Saturday, February 3, 2018
OSCARS 2018: Three Billboards Outside Ebbing, Missouri (2017)
The Pillowman,” a disturbing bit of speculative fiction heavy on violence against children, while I was in college. However, McConagh is also a filmmaker. His previous movies, “In Burges” and “Seven Psychopaths,” earned critical acclaim and cult followings. And now, his third feature, “Three Billboards Outside Ebbing, Missouri,” is a Best Picture contender. (This brings him back to the Oscars, as his short film, “Six Shooter,” won the Best Live Action Short award in 2004.) “Three Billboards” has become one of the most controversial films this Oscar season, as people have argued about the way it represents its various controversial themes. This has not stopped the movie from picking up quite a few awards along the way. I guess it's time for me to weigh in.
Seven months ago, Mildred Hayes' teenage daughter was viciously burned, raped, and murdered and in that order. The police of Ebbing, Missouri have made no arrests. While drivng home one night, Mildred notices three empty billboards and gets an idea. She purchases the billboards, planting a message detailing the crime and asking why no one has been apprehended yet on them. This throws the community into turmoil. Sheriff Willoughby, dying of cancer, struggles with what to do. Officer Jason Dixon struggles through his own rage and prejudices to react to the confrontation. Mildred, meanwhile, makes herself a target for scrutiny.
There's one thing, though, even the detractors of “Three Billboards” seem to agree on. Frances McDormand is fucking fantastic as Mildred. Wearing a constant scowl, McDormand makes Frances a force of nature. She is never afraid to speak her mind and does not give a shit if she offends someone. When confronted, such as by a random thug who comes into her shop, she never back downs. Her rage against the police, boundless and red hot, can't help but feel relevant in a time when the injustices performed by cops are coming to light more and more. Yet Mildred is not just a furious wronged woman. She has softer moments, talking to a stray deer or her bunny slippers in the morning, and even chooses to calm herself at several times. It's an impressive performance and will probably win McDormand her second Oscar.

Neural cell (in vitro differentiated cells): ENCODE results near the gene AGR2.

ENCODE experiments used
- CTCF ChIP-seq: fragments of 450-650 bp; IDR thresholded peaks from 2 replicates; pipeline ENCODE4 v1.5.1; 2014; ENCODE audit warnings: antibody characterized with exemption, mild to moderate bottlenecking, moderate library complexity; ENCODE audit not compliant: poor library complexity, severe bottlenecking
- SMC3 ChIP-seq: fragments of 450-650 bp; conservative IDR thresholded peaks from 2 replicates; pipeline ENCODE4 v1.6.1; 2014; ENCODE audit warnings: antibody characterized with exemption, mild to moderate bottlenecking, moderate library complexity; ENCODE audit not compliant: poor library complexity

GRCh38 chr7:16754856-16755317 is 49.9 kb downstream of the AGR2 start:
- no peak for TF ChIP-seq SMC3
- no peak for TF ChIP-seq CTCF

“Three Billboards” belongs fairly clearly to the dramady genre, as it veers between serious and comedic throughout. The film succeeds as a dark comedy mostly thanks to McConagh's colorfully profane dialogue. A memorably funny moment has Mildred swearing – Mildred swears a lot – at a newscaster who is perhaps speculating a little too much. As a drama, the film works best when focusing on its key characters, such as Mildred's struggles or Dixon's attempt to unravel the central crime. Ultimately, the film suffers from a lack of focus. It's trying to do so many things, some of them better than others, that no ending could've readily satisfied viewers. The one McDonagh cooked up, which verges on the half-assed, certainly does not.
Some have suggested that this middlebrow approach to social justice issues might make the film a Best Picture winner. Considering this is a year without a clear front runner, I could see the vote being split and an obvious runner-up like this grabbing the top prize. We'll see. Until then, I say “Three Billboards” contains a great performance but its not enough to save an occasionally clever but ultimately muddled screenplay. [6/10]